Toronto Police decry Bais Chaya Mushka school shooting at their monthly public meeting—but they lack legal authority to clear the encampment at UofT

Bais Chaya Mushka Elementary School in Toronto had a window broken by a shooter, May 25, 2024.

Toronto Police Chief Myron Demkiw addressed the shooting at the city’s Bais Chaya Mushka school, at the monthly Toronto Police Services Board (TPSB) meeting, May 31. Shots were fired at the school early in the morning on May 25. No one was in the building at the time.

Demkiw said that the police’s Hate Crime Unit is working with the Guns and Gangs Unit to “bring the perpetrators to justice,” and acknowledged the effect of the school attack on the city’s Jewish community.

“We understand the fear and isolation this creates for the Jewish community. We also know that gun violence is a concern for residents across our city,” he said.

“I want to acknowledge the unsettling impact this event has had on our city, and share that we have increased our presence and we continue regular engagement with members and leaders from the Jewish and Muslim communities, focusing on cultural centres, synagogues, mosques, schools, and other places of worship across the city.”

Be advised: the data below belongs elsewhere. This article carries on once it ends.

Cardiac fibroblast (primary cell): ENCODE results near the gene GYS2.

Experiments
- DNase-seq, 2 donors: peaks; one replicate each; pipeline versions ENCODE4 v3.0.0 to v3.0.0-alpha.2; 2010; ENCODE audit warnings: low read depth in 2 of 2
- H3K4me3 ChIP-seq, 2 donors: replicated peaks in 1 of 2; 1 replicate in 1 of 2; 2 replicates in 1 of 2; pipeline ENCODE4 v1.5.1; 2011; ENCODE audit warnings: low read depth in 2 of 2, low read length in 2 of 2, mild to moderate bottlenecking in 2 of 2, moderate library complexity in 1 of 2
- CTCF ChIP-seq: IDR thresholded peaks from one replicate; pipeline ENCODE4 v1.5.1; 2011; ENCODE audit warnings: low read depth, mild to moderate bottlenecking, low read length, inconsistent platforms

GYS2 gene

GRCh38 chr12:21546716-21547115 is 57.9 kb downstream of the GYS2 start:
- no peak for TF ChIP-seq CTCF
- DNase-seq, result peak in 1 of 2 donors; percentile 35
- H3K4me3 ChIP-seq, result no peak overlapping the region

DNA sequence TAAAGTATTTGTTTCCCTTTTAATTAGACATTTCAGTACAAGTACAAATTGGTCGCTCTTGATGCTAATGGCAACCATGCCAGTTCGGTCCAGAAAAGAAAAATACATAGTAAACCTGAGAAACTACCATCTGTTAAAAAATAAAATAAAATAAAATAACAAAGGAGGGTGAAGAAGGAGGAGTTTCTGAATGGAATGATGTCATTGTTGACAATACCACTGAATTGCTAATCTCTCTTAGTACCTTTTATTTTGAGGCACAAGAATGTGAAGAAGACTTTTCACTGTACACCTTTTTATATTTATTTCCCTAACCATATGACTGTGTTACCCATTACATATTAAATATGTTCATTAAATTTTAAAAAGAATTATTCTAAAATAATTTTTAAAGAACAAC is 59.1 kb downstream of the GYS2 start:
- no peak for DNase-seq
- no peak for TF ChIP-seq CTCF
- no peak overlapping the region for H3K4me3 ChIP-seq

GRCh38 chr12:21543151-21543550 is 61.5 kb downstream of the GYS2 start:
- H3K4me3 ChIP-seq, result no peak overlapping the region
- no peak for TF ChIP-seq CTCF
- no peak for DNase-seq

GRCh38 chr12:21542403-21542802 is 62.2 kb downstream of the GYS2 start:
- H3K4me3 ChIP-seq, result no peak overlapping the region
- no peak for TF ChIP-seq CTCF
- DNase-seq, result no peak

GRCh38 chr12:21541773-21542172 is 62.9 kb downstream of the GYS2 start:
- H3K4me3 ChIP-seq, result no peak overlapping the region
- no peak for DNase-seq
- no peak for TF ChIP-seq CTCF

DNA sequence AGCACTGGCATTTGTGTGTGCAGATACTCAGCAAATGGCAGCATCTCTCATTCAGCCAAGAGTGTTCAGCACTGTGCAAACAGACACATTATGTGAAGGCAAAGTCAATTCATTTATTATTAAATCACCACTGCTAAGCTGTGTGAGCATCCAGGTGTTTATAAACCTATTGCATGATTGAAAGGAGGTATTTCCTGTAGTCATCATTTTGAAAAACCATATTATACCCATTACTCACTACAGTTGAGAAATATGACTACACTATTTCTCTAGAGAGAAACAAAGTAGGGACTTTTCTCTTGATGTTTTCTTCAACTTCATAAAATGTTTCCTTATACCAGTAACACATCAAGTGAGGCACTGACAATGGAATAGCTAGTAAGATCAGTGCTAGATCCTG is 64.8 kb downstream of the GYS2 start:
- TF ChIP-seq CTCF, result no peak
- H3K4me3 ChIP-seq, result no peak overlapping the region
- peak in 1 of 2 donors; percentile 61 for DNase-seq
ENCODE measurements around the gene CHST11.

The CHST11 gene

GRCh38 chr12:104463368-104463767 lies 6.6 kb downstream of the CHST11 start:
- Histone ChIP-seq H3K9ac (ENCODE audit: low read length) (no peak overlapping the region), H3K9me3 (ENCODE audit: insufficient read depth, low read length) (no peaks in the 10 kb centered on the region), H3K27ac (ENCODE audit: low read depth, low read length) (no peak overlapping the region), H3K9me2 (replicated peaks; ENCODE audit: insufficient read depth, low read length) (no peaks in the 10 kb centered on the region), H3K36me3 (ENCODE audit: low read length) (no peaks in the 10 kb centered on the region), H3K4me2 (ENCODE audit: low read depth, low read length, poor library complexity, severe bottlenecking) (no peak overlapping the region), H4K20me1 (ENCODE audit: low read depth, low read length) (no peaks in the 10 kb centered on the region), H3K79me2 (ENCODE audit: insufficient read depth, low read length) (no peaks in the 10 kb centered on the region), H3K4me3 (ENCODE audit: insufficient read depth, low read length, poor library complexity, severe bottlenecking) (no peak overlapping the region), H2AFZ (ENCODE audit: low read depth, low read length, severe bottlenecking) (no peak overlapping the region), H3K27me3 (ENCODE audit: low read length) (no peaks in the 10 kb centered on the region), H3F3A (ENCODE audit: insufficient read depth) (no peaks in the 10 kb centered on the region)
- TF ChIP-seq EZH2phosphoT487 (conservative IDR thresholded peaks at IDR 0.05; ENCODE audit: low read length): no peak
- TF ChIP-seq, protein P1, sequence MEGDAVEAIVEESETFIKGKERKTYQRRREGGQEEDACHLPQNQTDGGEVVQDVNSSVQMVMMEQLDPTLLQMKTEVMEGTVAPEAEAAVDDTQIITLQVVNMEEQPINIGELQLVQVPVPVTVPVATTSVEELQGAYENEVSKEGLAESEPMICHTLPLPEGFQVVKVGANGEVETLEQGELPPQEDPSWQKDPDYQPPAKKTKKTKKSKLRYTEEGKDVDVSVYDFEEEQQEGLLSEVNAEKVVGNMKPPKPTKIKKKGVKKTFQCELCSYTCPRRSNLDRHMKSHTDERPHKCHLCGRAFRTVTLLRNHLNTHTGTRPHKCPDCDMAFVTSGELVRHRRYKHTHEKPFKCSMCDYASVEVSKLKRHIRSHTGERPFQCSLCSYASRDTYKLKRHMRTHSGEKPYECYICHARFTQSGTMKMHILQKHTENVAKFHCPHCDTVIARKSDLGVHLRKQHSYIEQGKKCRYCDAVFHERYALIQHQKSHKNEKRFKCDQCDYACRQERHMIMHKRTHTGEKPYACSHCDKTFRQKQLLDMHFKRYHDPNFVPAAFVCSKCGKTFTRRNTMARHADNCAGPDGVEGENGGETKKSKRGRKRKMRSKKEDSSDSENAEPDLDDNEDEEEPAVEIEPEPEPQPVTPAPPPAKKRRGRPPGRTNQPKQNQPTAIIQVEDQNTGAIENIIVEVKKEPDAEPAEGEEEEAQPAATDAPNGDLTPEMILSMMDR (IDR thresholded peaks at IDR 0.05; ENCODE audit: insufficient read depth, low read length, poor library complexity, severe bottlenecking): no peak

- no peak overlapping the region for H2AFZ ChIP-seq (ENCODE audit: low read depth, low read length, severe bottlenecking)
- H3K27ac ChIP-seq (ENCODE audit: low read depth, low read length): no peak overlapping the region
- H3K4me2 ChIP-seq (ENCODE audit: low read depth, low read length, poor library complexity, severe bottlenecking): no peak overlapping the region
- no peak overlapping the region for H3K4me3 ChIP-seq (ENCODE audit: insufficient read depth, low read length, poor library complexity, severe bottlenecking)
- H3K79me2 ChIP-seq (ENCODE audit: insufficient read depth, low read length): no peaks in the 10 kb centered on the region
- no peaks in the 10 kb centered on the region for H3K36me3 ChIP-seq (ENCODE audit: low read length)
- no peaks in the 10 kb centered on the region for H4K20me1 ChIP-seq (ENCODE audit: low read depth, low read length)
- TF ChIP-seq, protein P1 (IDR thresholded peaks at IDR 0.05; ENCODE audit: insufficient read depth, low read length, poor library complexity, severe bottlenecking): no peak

At the same meeting, Deputy Police Chief Rob Johnson spoke about the police’s response to the pro-Palestinian encampment on the grounds of the University of Toronto. Johnson said the police had made arrests in connection to five incidents related to the encampment; those include an arrest over an assault charge earlier this week. Johnson did not disclose more details about those arrests at the meeting.

Johnson also said that, at the moment, the Trespass to Property Act does not give the police sufficient legal authority to clear an encampment. He cited the fact that demonstrators were permitted by the school to remain on their property and the decision of the Quebec court to deny McGill University an interim injunction to remove their protesters as contributing to the lack of legal authority.